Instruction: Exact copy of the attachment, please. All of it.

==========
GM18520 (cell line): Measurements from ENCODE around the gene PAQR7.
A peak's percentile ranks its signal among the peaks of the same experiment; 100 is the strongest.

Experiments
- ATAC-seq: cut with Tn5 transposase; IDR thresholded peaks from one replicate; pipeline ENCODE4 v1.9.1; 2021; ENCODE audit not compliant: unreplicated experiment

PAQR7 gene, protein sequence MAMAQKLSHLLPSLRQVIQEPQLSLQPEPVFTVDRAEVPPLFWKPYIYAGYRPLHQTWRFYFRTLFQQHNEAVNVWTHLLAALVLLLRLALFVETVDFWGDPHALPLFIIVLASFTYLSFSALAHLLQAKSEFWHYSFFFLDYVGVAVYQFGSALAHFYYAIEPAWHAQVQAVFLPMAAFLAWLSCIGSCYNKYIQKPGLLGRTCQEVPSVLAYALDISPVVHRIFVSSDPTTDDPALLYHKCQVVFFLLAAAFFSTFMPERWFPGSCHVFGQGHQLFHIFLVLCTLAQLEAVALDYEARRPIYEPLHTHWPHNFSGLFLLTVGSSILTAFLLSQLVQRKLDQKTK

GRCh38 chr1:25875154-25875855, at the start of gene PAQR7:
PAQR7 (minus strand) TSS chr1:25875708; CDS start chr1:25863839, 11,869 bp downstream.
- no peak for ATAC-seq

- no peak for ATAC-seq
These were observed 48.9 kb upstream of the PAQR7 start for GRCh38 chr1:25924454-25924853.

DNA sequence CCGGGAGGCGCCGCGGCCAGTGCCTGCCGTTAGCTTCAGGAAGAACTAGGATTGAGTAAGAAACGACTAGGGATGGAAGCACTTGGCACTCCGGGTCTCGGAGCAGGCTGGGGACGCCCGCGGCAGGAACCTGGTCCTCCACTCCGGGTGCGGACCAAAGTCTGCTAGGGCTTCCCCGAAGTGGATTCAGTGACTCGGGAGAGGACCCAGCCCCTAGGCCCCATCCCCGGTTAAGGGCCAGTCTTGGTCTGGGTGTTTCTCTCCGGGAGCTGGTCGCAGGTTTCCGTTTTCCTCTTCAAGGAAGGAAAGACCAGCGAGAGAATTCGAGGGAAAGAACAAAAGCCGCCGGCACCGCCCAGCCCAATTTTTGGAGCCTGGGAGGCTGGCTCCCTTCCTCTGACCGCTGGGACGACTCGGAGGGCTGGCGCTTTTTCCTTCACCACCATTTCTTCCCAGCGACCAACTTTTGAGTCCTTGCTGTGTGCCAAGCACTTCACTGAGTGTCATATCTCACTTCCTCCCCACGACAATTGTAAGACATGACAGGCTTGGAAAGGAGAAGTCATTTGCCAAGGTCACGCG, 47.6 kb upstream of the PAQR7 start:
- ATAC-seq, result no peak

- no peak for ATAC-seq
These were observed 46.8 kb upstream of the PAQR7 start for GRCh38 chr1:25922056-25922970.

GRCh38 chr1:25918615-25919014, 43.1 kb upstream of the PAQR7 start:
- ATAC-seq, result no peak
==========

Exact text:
GM18520 (cell line): Measurements from ENCODE around the gene PAQR7.
A peak's percentile ranks its signal among the peaks of the same experiment; 100 is the strongest.

Experiments
- ATAC-seq: cut with Tn5 transposase; IDR thresholded peaks from one replicate; pipeline ENCODE4 v1.9.1; 2021; ENCODE audit not compliant: unreplicated experiment

PAQR7 gene, protein sequence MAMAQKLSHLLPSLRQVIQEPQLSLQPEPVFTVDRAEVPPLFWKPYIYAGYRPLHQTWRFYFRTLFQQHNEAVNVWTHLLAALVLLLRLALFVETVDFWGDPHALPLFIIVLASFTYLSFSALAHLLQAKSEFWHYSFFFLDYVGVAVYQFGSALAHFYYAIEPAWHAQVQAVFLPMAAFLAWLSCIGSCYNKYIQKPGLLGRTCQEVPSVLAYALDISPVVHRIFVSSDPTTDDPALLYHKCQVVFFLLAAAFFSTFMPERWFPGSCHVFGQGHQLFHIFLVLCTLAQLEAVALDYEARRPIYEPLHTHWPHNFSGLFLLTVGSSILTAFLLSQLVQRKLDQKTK

GRCh38 chr1:25875154-25875855, at the start of gene PAQR7:
PAQR7 (minus strand) TSS chr1:25875708; CDS start chr1:25863839, 11,869 bp downstream.
- no peak for ATAC-seq

- no peak for ATAC-seq
These were observed 48.9 kb upstream of the PAQR7 start for GRCh38 chr1:25924454-25924853.

DNA sequence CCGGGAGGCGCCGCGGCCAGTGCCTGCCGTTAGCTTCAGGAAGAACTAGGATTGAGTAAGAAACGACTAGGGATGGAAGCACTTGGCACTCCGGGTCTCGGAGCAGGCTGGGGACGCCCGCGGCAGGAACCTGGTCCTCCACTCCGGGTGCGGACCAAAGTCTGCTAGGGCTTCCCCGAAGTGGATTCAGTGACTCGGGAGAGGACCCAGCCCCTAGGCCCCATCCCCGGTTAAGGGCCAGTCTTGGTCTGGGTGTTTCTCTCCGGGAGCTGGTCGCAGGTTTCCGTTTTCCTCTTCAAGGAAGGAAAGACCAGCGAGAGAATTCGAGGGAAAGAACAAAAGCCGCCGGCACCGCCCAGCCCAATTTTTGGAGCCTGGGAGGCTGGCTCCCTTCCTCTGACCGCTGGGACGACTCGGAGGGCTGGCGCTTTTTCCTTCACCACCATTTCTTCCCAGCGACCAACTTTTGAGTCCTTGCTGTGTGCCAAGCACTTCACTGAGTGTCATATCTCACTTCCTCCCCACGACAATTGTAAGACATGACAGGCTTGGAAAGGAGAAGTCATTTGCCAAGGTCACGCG, 47.6 kb upstream of the PAQR7 start:
- ATAC-seq, result no peak

- no peak for ATAC-seq
These were observed 46.8 kb upstream of the PAQR7 start for GRCh38 chr1:25922056-25922970.

GRCh38 chr1:25918615-25919014, 43.1 kb upstream of the PAQR7 start:
- ATAC-seq, result no peak